Those familiar gendered washroom symbols could eventually become a thing of the past at community centres, swimming pools, and parks in Vancouver.
Replacing them could be gender-neutral pictograms focusing on the function of the space: a toilet symbol for washrooms, a hanger for change rooms, and a shower for, well, showers.
As well, mixed-gender “family” spaces could be relabelled as “universal” in public recreational facilities overseen by the Vancouver park board.
These are just a few of the ideas floated in a new report by the city’s trans and gender-variant inclusion working group. On March 25, the advisory body announced the release of its draft recommendations, which pertain to public spaces, signage, human resources, and programs.
A few hours after reading the report, Trans Alliance Society secretary Morgane Oger told the Georgia Straight that she is “satisfied” with the work of the group, and she understands that the draft recommendations represent a “compromise”.
However, Oger was hoping the report would go even further and propose all facilities be made gender-neutral.
“I think a key in all of this is to be careful to not have transgender offered as a third gender—and this is the shortcoming, in my opinion, of the document,” Oger said by phone. “Rather than having a binary gender world of male and female—or man and woman—we end up with man, women, and exception. Exceptionalism for me is always difficult.”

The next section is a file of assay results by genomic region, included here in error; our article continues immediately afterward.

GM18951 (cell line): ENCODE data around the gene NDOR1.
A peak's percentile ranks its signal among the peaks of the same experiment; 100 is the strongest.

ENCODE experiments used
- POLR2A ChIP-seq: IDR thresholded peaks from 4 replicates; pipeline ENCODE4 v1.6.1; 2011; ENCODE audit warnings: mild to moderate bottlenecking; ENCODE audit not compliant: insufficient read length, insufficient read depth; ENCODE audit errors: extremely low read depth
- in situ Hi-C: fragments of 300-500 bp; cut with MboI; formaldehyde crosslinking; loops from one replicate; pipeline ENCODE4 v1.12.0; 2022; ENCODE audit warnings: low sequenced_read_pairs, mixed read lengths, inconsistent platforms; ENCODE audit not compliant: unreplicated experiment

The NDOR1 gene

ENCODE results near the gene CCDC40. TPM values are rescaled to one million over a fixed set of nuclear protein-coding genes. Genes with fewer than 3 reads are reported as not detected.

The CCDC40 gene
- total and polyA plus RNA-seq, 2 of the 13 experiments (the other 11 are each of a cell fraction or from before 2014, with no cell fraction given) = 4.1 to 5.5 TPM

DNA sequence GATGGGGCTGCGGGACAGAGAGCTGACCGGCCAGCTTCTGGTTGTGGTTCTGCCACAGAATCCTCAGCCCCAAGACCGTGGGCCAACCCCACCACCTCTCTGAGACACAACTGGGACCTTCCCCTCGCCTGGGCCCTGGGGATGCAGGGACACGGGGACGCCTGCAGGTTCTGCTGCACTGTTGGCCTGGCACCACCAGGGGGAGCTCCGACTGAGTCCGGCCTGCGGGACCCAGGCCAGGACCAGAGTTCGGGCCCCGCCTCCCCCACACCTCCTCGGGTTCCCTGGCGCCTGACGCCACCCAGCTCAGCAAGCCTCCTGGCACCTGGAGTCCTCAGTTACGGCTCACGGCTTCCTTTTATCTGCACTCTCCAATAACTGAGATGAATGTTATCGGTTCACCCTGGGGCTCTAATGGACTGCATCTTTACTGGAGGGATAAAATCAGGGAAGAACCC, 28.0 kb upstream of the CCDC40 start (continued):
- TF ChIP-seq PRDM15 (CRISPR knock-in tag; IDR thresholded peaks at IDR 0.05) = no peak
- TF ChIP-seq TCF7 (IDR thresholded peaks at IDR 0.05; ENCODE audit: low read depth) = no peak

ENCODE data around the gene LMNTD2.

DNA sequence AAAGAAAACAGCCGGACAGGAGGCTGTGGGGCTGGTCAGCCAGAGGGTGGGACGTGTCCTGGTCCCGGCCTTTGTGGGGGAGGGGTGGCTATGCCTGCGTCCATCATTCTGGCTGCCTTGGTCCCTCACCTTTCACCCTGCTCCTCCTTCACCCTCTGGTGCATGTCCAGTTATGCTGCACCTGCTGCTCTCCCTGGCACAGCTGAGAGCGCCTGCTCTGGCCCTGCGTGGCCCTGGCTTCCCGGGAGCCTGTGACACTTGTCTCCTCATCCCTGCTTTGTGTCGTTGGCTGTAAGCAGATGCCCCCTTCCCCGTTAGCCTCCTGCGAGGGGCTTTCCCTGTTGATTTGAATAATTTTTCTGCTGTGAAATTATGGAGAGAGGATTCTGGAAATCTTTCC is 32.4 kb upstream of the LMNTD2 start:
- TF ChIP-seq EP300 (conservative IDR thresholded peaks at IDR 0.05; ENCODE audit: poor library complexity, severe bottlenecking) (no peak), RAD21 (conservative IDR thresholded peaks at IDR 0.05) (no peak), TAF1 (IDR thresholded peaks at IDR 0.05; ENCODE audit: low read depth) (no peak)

On Tuesday (April 1) at 7 p.m., the working group plans to hold a community meeting about the draft recommendations at the Coal Harbour Community Centre. It’s also asking for feedback via an online survey.
Vision Vancouver park commissioner Trevor Loke told the Straight the working group’s final report is expected to be presented and voted on at the park board’s meeting on April 28. According to Loke, who’s the park board’s liaison for the group, the process leading up to the draft recommendations has been “successful and inclusive”.
“I think the recommendations are designed to be achievable, and they’re also designed to have a positive impact—not just for people that are trans and gender-variant,” Loke said by phone. “They’re designed to meet all the intersections of people who are having difficulty accessing spaces, whether those are seniors, persons with disabilities, people with body self-esteem issues who don’t access public spaces because of the criticism that they’re afraid of receiving from peers.
“The recommendations are designed to build bridges among various communities, so that we have a net positive impact for everybody. So I think, by the very definition of that, they are very realistic and they’ll be good for everyone.”
The report’s stated goals are to reduce barriers, strengthen inclusivity, and increase the number of trans and gender-variant users accessing park-board facilities. Its dozens of draft recommendations include:
- All community centres should have at least one universal and accessible single-stall washroom for each activity area.
- The number of private stalls in men’s washrooms should be increased.
- Multiple single-stall universal washrooms should be created “when possible”.